4906.0 - Personal Safety, Australia, 2016  
Latest ISSUE Released at 11:30 AM (CANBERRA TIME) 08/11/2017   
   Page tools: Print Print Page Print all pages in this productPrint All RSS Feed RSS Bookmark and Share Search this Product

TECHNICAL NOTE

RELIABILITY OF ESTIMATES

1 The estimates in the 2016 PSS publication are based on information obtained from a sample of the Australian population. Although care has been taken to ensure that the results of the survey are as accurate as possible, there are certain factors which can affect the reliability of the results to some extent and for which no adequate adjustments can be made.

2 One such factor is known as sampling error. The key measures used to assess the impact of sampling error on the 2016 PSS estimates in this publication are described below. Such calculations were undertaken in this publication and should be kept in mind when interpreting the results of this survey.

3 Other factors are collectively referred to as non-sampling errors. For more details on sampling error as well as details on non-sampling errors, refer to the Data Quality and Technical Notes page in the Personal Safety Survey, Australia: User Guide, 2016 (cat. no. 4906.0.55.003).

Sampling error

4 As the 2016 PSS data was obtained from a sample of the Australian population, the impact of sampling error on estimates was closely reviewed. Sampling error (or sampling variability) is used to describe the circumstance where survey estimates differ from those that would have been produced had all persons been included in the survey. The magnitude of the sampling error associated with a sample estimate depends on the following factors:

    • Sample design - the final design attempted to make key survey results as representative as possible within cost and operational constraints.
    • Sample size - the larger the sample on which the estimate is based, the smaller the associated sampling error.
    • Population variability - the extent to which people differ on the particular characteristic being measured. This is referred to as the population variability for that characteristic. The smaller the population variability of a particular characteristic, the more likely it is that the population will be well represented by the sample, and, therefore the smaller sampling error. Conversely, the more variable the characteristic, the greater the sampling error.

Calculation of standard error

5 One measure of the likely difference in estimates is given by the Standard Error (SE), which indicates the extent to which an estimate might have varied because only a sample of dwellings was included. There are about two chances in three (67%) that the sample estimate will differ by less than one SE from the figure that would have been obtained if all dwellings had been included, and about 19 chances in 20 that the difference will be less than two SEs.

Diagram showing published estimate

6 For estimates of population sizes, the size of the SE generally increases with the level of the estimate, so that the larger the estimate, the larger the SE. However, the larger the sampling estimate the smaller the SE becomes in percentage terms. Thus, larger sample estimates will be relatively more reliable than smaller estimates. SE can be calculated using the estimates (counts or percentages) and the corresponding Relative Standard Error (RSE). For example, in this publication the estimated males aged 18 years and over who experienced physical assault in the last 12 months was 309,400. The RSE corresponding to this estimate is 8.7%. The SE is calculated by:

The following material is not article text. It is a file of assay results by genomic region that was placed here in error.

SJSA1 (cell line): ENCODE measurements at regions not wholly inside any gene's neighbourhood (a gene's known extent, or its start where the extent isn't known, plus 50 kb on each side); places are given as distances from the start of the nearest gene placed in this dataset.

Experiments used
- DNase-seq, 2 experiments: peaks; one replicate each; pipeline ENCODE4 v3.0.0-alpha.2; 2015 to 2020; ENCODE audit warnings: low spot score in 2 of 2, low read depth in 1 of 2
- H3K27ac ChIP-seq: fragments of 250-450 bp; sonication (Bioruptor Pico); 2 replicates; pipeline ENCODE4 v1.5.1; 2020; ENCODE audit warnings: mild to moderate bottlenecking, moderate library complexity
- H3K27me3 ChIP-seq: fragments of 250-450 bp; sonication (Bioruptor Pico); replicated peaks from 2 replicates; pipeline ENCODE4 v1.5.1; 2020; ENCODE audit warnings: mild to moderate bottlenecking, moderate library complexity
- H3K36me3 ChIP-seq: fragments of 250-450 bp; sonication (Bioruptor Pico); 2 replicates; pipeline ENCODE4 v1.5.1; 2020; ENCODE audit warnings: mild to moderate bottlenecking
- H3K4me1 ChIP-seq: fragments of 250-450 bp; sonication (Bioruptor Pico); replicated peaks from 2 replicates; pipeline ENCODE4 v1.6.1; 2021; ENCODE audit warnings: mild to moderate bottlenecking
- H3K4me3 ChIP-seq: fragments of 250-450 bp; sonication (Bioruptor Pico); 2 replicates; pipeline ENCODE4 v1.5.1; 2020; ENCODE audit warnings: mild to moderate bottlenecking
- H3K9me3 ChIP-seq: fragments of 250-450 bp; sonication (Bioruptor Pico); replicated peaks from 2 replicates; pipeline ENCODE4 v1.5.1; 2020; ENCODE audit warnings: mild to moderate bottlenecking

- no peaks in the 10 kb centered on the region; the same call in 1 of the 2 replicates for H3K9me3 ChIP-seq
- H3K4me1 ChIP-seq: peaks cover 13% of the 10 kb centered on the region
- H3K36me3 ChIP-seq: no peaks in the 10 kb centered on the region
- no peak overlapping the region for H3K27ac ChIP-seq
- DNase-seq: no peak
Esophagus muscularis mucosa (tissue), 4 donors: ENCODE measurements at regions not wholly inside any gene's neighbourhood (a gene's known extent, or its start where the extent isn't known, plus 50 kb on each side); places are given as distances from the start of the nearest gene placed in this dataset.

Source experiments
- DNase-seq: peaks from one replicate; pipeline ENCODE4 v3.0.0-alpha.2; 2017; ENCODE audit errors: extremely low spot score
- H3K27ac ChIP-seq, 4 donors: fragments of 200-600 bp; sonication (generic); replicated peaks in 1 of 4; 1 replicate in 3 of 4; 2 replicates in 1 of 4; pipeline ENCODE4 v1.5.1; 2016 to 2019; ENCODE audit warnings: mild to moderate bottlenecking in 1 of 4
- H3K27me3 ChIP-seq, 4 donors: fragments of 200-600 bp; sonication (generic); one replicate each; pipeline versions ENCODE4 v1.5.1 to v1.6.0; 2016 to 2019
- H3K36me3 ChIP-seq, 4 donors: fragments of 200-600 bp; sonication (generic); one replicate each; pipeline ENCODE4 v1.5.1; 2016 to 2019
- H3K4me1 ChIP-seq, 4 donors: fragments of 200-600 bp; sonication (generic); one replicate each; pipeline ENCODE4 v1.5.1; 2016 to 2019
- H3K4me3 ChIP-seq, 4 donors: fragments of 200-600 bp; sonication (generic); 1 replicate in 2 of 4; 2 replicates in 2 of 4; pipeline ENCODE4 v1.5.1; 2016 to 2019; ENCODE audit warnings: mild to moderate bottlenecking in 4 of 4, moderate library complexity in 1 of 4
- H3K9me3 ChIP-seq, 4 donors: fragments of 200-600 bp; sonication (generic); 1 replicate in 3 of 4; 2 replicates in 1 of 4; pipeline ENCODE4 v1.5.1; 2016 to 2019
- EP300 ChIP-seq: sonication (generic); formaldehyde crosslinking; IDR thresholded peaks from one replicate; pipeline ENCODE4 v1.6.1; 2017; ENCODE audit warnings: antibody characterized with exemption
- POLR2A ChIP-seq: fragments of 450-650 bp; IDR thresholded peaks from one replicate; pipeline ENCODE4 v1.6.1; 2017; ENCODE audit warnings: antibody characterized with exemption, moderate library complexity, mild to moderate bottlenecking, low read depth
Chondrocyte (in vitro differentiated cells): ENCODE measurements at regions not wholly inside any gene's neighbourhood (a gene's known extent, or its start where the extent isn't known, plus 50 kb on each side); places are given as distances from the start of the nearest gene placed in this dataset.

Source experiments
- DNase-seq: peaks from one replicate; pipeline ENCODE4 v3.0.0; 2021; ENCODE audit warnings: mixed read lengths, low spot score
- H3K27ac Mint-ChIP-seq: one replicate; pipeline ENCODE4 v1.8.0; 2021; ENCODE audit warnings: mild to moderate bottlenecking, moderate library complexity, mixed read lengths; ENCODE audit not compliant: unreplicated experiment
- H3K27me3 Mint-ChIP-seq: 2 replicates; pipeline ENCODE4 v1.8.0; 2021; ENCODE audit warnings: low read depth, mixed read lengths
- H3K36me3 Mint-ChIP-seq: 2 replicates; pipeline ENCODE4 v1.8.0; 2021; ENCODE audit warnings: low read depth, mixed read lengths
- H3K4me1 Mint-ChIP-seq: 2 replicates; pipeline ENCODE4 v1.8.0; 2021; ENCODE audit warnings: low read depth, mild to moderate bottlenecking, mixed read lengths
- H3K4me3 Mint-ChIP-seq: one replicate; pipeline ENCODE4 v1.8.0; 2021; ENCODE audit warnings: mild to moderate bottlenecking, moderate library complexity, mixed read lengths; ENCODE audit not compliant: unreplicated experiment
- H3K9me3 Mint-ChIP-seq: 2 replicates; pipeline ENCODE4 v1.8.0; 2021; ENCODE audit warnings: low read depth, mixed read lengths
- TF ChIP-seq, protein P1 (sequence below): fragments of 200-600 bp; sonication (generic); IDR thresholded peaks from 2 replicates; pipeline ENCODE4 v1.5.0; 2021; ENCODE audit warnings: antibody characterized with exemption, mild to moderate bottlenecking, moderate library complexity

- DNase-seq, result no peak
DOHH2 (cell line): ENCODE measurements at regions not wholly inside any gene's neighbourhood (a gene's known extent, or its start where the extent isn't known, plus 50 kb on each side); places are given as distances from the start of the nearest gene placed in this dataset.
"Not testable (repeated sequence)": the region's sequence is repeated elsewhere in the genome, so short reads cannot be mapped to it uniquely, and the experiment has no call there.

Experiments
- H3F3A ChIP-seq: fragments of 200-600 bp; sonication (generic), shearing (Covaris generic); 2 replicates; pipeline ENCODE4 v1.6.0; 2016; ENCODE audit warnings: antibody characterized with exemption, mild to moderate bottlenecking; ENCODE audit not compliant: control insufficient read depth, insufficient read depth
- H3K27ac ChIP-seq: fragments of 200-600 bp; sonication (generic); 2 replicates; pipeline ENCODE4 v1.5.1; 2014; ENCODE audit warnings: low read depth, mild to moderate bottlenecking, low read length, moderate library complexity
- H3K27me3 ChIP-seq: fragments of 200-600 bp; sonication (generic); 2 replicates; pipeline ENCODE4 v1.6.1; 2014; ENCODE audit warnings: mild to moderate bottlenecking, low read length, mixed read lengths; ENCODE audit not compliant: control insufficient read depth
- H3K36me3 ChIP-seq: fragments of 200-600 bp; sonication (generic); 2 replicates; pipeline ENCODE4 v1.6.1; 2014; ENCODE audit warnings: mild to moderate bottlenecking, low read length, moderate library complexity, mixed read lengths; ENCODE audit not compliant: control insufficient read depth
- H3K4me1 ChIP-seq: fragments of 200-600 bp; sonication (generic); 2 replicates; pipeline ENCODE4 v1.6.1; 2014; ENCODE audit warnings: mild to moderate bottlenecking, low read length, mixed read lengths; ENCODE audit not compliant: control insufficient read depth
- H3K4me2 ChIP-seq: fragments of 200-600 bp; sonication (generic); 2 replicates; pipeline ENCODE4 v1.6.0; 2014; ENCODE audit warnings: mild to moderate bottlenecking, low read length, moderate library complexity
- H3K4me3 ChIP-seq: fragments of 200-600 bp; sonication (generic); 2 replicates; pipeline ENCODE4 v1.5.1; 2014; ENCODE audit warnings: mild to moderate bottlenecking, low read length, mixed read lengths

Formula for the standard error of an estimate
= (8.7 / 100) * 309400

= 26,900 (rounded to the nearest 100)

7 The RSE is obtained by expressing the SE as a percentage of the estimate to which it related. The RSE is a useful measure in that it provides an immediate indication of the percentage errors likely to have occurred due to sampling, and thus avoids the need to refer also to the size of the estimate.

Formula for the relative standard error

8 Estimates with RSEs less than 25% are considered sufficiently reliable for most purposes. However, estimates with RSEs of 25% or more are included in this publication of results and have been appropriately identified to use with caution. RSEs are presented in the tables of the publication for estimates ('000). Estimates with RSEs greater than 25% but less than or equal to 50% are annotated with an asterisk (*) to indicate they are subject to high SEs relative to the size of the estimate and should be used with caution. Estimates with RSEs of greater than 50%, annotated with a double asterisk (**), are considered too unreliable for most purposes. These estimates can be aggregated with other estimates to reduce the overall sampling error. Note that RSEs for proportion estimates (%) are not presented in the tables of this publication, but rather the Margin of Error (MoE) is presented (see section below). However RSEs can be produced from the TableBuilder or Detailed Microdata products or by request.

Calculation of Margin of Error

9 Another useful measure is the Margin of Error (MoE), which describes the distance from the population value that the sample estimate is likely to be within, and is specified at a given level of confidence. Confidence levels typically used are 90%, 95% and 99%. For example, at the 95% confidence level, the MoE indicates that there are about 19 chances in 20 that the estimate will differ by less than the specified MoE from the population value (the figure obtained if all dwellings had been enumerated). The MoE at the 95% confidence level is expressed as 1.96 times the SE.

10 A confidence interval expresses the sampling error as a range in which the population value is expected to lie at a given level of confidence. The confidence interval can easily be constructed from the MoE of the same level of confidence, by taking the estimate plus or minus the MoE of the estimate. In other terms, the 95% confidence interval is the estimate +/- MoE i.e. the range from minus 1.96 times the SE to the estimate plus 1.96 times the SE. The 95% MoE can also be calculated from the RSE by the following, where y is the value of the estimate: